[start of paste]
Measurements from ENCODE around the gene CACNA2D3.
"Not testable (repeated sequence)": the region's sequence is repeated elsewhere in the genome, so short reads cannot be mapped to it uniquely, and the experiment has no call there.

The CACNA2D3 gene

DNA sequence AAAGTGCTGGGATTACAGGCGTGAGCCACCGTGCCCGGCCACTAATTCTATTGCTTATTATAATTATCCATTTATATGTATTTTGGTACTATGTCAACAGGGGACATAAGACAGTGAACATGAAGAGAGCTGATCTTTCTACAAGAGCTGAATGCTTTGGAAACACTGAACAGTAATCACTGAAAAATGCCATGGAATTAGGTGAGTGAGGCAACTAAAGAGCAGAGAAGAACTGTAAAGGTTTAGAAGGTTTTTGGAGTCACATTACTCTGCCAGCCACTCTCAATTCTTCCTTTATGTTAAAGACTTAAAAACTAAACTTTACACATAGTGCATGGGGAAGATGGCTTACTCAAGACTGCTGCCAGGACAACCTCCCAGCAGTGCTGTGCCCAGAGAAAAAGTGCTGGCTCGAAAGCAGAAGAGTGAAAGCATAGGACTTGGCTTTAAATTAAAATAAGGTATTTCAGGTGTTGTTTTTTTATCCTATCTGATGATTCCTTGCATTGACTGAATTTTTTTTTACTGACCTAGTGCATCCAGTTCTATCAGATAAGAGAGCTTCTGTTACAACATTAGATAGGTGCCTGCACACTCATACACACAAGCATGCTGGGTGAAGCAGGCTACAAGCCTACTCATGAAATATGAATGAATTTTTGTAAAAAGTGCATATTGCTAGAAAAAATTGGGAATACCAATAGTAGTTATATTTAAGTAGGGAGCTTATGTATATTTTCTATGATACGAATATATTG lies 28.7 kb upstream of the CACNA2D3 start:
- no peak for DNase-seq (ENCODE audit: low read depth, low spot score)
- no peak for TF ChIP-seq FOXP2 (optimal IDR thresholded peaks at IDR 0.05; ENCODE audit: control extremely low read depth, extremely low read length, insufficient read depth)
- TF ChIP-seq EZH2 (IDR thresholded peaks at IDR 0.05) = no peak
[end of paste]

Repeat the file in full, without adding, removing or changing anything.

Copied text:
Measurements from ENCODE around the gene CACNA2D3.
"Not testable (repeated sequence)": the region's sequence is repeated elsewhere in the genome, so short reads cannot be mapped to it uniquely, and the experiment has no call there.

The CACNA2D3 gene

DNA sequence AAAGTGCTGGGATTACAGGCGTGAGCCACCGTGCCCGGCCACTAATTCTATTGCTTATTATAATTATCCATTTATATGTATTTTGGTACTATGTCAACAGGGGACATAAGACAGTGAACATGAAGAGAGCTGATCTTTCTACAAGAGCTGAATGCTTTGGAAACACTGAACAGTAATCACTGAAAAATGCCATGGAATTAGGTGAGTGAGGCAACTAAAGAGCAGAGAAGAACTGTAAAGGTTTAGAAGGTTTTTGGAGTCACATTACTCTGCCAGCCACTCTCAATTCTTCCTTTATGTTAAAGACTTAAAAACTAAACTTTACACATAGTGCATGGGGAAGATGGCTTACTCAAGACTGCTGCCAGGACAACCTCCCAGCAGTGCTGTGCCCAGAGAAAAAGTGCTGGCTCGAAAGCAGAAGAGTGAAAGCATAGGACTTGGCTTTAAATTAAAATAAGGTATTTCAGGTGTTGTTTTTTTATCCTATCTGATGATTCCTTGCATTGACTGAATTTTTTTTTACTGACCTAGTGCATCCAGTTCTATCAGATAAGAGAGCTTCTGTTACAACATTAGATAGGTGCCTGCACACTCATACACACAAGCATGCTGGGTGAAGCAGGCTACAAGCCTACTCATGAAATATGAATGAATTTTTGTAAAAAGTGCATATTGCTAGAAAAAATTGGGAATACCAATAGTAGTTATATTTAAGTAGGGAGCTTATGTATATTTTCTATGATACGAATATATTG lies 28.7 kb upstream of the CACNA2D3 start:
- no peak for DNase-seq (ENCODE audit: low read depth, low spot score)
- no peak for TF ChIP-seq FOXP2 (optimal IDR thresholded peaks at IDR 0.05; ENCODE audit: control extremely low read depth, extremely low read length, insufficient read depth)
- TF ChIP-seq EZH2 (IDR thresholded peaks at IDR 0.05) = no peak